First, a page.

The Task Force is a light and medium duty truck series by Chevrolet, their first major redesign since 1947. Its GMC counterpart was the GMC Blue Chip series. It was billed as being more stylish compared to the earlier Advance Design Series while still maintaining its rugged durability. First available on March 25, 1955, these trucks were sold with various minor changes over the years until 1959, when the C and K Series trucks replaced the Task Force models for 1960.
GM redesigned their truck line for the 2nd half of 1955, but sold both designs that year; the older design became known as the 1st series, and the newer design as the 2nd Series. Commercial trucks and various other heavy duty models were also available. Chevrolet and GMC named their new series independently.
The cousins were differentiated by running gear and interiors; Chevrolet used Chevrolet engines, and GMC used GMC inline Sixes and Pontiac V8s (Oldsmobile V8s in the Heavy-Duty trucks).
For the first time in GM history, trucks were available with optional power steering, power brakes, and V8s. A column-shifted 3-speed manual transmission was standard, with an optional floor-shift-4 speed manual or Hydramatic automatic. The electrical system got an upgrade to 12 volts.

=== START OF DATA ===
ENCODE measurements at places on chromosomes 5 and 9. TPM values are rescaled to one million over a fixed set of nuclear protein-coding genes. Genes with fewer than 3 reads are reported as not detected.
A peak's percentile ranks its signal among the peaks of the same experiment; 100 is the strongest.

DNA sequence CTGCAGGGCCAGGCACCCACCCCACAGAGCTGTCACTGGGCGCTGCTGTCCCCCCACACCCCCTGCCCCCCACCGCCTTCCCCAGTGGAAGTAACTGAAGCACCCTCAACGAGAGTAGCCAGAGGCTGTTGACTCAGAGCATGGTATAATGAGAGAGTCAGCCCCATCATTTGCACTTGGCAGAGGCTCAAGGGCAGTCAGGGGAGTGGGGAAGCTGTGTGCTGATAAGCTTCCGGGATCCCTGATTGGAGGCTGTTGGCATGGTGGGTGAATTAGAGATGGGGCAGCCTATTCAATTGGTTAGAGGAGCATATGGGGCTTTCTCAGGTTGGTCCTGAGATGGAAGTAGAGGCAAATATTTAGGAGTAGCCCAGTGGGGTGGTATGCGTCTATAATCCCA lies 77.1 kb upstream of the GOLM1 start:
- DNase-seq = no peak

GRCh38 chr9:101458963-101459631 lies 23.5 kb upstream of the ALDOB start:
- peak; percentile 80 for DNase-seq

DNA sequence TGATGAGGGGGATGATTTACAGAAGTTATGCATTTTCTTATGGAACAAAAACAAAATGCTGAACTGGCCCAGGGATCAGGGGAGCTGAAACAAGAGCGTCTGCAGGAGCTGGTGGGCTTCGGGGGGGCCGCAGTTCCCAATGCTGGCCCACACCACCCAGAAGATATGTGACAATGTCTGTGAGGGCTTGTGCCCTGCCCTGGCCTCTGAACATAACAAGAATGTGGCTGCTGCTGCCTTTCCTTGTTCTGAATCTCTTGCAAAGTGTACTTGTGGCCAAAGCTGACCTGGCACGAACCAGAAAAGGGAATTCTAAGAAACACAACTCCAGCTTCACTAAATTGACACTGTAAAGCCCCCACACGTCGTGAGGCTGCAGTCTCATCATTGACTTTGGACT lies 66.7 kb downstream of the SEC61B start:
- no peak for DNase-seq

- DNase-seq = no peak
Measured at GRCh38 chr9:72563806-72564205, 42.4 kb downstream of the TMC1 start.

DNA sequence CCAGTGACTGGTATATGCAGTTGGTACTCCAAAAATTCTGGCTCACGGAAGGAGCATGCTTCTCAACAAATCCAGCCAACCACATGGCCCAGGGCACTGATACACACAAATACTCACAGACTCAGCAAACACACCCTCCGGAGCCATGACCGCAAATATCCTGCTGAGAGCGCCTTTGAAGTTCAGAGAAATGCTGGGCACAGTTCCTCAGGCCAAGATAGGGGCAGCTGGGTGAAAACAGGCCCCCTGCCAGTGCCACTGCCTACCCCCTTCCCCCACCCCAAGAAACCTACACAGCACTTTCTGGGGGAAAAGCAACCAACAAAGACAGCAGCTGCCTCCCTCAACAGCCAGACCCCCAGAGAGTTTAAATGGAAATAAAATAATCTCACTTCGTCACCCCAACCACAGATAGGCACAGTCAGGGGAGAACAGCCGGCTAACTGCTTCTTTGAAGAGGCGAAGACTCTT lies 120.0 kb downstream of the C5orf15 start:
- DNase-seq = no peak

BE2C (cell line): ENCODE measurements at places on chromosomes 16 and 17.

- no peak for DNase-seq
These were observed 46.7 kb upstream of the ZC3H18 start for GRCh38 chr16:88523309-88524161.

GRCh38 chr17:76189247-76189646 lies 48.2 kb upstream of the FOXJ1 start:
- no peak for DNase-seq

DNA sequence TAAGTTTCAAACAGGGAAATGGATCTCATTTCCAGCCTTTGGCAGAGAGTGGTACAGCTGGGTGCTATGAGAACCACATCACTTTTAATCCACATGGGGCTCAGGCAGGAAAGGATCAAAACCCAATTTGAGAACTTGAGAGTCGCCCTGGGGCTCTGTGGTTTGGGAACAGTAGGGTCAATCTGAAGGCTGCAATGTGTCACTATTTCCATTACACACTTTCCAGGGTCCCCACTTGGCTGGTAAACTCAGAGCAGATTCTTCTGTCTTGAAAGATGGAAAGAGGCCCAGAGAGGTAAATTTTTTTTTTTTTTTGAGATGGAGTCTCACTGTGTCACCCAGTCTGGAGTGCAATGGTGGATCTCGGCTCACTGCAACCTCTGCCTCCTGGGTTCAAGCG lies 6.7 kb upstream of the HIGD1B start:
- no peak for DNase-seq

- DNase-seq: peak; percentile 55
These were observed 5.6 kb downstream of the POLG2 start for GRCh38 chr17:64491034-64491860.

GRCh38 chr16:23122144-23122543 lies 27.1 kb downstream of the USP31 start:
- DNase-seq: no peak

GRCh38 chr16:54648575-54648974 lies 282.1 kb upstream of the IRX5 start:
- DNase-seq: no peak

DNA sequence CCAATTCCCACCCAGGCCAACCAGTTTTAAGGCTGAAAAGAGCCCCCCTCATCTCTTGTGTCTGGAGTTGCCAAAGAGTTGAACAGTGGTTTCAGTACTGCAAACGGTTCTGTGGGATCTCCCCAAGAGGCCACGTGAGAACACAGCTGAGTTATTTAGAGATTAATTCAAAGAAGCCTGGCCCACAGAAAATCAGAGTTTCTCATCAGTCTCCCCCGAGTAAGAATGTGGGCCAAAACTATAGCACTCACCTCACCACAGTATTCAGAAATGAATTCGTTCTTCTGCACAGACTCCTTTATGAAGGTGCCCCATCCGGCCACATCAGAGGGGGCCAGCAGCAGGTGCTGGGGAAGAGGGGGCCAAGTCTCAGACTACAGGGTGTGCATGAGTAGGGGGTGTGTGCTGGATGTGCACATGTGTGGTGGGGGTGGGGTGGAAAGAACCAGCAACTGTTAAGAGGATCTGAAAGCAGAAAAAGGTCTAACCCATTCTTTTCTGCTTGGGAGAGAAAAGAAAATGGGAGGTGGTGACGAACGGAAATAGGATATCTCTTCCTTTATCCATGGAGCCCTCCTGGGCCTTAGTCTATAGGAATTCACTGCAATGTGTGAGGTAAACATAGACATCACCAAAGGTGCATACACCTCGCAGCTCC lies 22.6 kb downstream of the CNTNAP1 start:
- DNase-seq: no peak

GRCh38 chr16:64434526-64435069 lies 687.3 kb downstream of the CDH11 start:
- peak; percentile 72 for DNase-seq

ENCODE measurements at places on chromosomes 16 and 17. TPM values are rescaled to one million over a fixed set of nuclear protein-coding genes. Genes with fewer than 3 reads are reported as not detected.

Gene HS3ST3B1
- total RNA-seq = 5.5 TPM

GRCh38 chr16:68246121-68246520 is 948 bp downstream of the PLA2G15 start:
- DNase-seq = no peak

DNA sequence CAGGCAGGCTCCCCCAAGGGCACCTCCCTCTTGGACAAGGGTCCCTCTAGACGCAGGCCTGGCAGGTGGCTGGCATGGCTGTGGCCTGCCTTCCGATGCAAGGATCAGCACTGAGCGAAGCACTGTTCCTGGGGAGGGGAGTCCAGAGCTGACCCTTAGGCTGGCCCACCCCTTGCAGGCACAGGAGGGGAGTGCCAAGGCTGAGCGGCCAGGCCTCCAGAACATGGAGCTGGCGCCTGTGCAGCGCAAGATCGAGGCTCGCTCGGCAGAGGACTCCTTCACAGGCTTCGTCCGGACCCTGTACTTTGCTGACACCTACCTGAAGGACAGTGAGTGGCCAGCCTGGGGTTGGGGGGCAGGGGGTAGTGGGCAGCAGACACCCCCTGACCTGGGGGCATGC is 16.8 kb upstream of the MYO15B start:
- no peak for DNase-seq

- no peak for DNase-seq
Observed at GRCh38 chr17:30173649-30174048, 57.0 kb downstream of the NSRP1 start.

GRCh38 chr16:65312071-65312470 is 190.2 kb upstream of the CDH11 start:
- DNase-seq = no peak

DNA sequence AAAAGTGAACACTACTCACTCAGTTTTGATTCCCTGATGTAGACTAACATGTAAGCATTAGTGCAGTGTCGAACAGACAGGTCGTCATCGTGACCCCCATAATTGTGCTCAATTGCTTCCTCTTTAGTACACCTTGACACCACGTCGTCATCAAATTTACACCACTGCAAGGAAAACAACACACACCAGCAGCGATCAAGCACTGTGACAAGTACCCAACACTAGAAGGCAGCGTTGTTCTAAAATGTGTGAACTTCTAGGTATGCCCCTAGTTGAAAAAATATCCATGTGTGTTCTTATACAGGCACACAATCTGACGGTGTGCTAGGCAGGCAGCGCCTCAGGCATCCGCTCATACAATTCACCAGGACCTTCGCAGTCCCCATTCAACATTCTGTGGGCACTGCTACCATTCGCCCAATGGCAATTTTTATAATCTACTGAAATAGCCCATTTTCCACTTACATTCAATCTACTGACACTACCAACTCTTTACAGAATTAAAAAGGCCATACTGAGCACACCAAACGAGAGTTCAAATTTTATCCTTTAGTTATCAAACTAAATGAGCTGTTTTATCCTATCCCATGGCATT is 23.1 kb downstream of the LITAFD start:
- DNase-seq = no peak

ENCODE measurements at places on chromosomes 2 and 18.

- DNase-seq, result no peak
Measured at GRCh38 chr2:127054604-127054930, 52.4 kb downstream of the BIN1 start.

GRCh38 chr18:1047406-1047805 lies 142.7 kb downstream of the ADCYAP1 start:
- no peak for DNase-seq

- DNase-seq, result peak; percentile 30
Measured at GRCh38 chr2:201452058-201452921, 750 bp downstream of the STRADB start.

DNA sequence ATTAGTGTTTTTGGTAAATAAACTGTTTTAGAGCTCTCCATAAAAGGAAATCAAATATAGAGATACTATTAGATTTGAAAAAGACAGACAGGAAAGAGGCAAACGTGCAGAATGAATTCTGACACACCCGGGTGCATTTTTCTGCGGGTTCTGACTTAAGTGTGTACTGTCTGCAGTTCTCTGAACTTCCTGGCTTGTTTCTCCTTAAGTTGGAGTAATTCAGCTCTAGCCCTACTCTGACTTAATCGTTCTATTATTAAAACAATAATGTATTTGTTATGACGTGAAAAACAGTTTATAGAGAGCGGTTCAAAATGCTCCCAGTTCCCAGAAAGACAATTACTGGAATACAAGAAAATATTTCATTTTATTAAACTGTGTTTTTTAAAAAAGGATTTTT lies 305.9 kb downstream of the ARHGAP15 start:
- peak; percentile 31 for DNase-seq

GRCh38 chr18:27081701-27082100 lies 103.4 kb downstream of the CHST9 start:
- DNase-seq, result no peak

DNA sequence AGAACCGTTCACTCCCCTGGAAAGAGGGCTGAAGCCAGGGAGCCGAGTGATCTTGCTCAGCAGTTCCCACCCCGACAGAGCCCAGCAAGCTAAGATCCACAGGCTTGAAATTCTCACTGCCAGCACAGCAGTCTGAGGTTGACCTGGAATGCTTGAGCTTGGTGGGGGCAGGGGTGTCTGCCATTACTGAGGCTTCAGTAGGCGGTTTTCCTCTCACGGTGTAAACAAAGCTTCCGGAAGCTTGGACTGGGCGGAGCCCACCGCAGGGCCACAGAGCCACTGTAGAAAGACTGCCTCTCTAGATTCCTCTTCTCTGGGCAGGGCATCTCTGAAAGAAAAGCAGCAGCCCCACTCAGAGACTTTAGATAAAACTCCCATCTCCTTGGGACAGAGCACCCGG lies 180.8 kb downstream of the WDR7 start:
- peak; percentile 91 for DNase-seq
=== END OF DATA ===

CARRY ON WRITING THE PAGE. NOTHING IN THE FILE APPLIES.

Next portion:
The new body featured the truck industry’s first wrap-around windshield, and an optional wrap around rear window for Deluxe cab models. Headlights became integrated into the fenders. The cab got taller, and in-cab steps replaced the running boards of previous models. A “step” between the cab and rear fender aided access to items inside the pickup bed. Redesigned bed fenders were carried through the next generation body that ended in 1966.
We will be performing an inspection on the mechanical and electrical aspects to see what will need to be restored.